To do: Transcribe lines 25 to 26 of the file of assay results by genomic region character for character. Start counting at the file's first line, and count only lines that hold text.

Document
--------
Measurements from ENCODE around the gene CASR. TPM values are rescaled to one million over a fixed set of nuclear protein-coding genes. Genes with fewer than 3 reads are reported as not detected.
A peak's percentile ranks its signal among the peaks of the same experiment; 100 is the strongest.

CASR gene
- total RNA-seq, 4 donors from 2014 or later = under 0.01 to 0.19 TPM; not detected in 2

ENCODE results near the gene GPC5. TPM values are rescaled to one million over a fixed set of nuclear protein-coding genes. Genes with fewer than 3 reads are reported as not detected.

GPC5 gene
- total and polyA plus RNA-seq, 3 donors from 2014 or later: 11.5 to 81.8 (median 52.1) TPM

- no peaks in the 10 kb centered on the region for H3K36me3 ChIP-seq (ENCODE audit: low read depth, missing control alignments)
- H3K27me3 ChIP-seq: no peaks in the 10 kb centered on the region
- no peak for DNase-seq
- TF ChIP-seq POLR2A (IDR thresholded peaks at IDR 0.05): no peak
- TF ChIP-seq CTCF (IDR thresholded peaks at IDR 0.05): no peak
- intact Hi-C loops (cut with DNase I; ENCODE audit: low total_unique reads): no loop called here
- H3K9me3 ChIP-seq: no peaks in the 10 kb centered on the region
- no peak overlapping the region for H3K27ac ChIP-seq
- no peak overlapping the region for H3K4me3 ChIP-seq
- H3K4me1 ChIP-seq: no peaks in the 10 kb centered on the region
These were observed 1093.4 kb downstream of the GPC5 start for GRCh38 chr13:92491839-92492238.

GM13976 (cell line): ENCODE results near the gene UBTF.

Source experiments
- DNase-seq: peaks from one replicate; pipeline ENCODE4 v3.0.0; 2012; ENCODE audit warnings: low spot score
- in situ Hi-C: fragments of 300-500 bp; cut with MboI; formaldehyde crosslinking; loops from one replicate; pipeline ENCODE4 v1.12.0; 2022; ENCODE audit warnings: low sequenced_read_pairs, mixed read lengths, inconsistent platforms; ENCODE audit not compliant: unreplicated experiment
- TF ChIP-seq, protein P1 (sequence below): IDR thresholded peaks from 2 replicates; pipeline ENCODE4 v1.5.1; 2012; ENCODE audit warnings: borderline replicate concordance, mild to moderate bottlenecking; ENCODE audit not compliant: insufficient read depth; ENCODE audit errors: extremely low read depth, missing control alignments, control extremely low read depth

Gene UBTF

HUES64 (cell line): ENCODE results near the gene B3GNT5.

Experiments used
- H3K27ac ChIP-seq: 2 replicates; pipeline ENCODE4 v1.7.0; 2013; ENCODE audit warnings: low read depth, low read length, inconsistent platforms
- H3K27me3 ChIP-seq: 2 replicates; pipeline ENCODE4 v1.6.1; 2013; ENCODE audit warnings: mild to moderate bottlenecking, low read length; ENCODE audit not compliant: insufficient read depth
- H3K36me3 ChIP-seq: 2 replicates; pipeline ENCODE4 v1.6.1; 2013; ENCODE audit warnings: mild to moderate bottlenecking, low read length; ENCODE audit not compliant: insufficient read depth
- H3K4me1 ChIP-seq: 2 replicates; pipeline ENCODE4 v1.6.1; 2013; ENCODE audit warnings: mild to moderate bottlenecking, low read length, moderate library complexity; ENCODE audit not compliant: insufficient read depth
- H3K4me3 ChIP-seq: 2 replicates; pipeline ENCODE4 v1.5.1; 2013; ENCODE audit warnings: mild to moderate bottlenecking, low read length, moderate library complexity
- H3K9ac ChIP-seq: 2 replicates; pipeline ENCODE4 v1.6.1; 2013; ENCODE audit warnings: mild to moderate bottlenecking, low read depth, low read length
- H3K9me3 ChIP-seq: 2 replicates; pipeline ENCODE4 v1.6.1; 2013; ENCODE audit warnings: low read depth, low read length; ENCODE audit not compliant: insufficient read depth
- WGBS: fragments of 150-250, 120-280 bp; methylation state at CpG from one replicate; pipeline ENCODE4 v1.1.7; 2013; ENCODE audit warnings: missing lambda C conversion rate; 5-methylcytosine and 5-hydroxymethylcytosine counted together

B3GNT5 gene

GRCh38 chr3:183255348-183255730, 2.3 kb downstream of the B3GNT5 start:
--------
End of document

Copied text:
HUES64 (cell line): ENCODE results near the gene B3GNT5.

Experiments used